the city of houston has an aggressive climate action plan

Houston, Renewable Energy Capital of the World

Key Takeaways:

  • Nation’s fourth largest city receives 92% of electricity from wind and solar
  • Severe weather events like Hurricane Harvey spurred Houston renewable energy plan
  • Among highest per capita emitters in transportation, city now seeks to lead electric vehicles market.

Leave it to Houston, a global capital of oil & gas corporations, to set a surprising new record: it now uses a greater share of renewable power than any other city in America. Hard to believe?  Yes, but the facts tell the story: the country’s fourth largest receives 92% of its energy from wind and solar, topping all U.S. cities. What does the turnaround tell us about today’s changing electricity economy? That even in a town whose lifeblood has been oil for as long as anyone can remember, clean energy beginnings are not only possible, but economically necessary, when the market savings for wind and solar beat the market costs for fossil fuels.

As Houston’s Chief Sustainability Officer, Lara Cottingham, said: “Oftentimes, we think of Houston as the Oil and Gas Capital of the World. But really, we strive to be the Energy Capital of the World.” In other words, markets change and cities change with them—and this is particularly true in an era of growing concerns about climate change. “Houston’s not traditionally viewed as a hotbed for climate action,” she added, “but the fact that we’re doing this in our big cities just shows how far the idea of climate has changed, that it’s not just a political hot button issue but something we’ve realized that we have to work on.”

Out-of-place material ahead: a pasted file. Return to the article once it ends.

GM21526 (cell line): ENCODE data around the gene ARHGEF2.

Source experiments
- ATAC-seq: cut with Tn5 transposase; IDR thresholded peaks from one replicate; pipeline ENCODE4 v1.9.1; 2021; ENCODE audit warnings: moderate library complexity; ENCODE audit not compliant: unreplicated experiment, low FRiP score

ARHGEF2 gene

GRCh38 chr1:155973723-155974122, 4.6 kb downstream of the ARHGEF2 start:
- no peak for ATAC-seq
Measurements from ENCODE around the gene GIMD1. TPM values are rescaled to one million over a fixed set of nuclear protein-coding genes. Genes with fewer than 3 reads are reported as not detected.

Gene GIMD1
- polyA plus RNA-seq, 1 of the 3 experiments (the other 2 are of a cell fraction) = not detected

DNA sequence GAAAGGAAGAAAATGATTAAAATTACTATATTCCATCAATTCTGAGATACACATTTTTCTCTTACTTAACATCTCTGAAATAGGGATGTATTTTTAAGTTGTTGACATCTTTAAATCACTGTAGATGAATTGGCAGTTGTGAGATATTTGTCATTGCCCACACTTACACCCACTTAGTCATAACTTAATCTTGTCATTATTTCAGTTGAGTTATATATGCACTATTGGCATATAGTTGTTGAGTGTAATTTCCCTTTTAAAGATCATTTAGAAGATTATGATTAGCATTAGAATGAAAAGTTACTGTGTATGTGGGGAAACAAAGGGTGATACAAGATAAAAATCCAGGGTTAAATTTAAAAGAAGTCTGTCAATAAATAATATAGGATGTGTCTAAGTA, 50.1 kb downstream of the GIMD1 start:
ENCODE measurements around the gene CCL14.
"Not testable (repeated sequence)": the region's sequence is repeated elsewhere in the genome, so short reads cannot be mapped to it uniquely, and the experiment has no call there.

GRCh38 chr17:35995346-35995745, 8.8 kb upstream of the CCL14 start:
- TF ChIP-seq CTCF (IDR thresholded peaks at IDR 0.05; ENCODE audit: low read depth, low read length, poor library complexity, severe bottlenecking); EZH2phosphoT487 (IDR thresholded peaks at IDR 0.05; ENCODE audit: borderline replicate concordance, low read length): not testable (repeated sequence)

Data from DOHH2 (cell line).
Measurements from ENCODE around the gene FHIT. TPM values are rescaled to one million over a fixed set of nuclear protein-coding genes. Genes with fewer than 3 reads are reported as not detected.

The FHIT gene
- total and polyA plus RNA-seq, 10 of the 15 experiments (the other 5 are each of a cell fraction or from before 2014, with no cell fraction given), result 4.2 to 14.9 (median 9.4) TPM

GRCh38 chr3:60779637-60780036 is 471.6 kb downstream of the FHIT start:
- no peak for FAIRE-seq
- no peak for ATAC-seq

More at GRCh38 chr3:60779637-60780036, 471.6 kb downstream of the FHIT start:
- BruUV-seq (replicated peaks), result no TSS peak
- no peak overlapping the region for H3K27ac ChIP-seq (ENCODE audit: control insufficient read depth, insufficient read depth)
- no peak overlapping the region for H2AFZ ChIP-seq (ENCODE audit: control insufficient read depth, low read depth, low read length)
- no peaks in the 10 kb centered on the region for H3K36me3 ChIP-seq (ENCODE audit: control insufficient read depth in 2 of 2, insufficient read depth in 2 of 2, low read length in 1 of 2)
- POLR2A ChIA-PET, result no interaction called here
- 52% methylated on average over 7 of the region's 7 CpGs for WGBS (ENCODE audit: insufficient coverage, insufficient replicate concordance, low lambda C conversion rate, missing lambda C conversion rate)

The City of Houston's Office of Sustainability has an aggressive Climate Action PlanFollowing Hurricane Harvey and three consecutive years of 500-year floods, the City of Houston adopted an ambitious Climate Action Plan which built on Houston’s renewable energy portfolio. Harnessing a powerhouse Texas wind market, the city generates 88% of its energy from wind power alone, while the other 4% of carbon-free electricity comes from solar. Adding to this, the City of Houston is becoming a municipal government leader in the use of electric vehicles: touting what Cottingham calls “one of the largest green fleets in the country” (hybrids account for more than half the city’s light duty passenger vehicles).

Transportation currently accounts for a whopping 47% of Houston’s greenhouse gas emissions—one of the highest per capita nationwide, with 14.9 metric tons released annually—something the city is determined to change.

What We’re Reading: “Houston Ranks No. 1 in America in Renewable Energy Use—No, Really,” as published in Paper City

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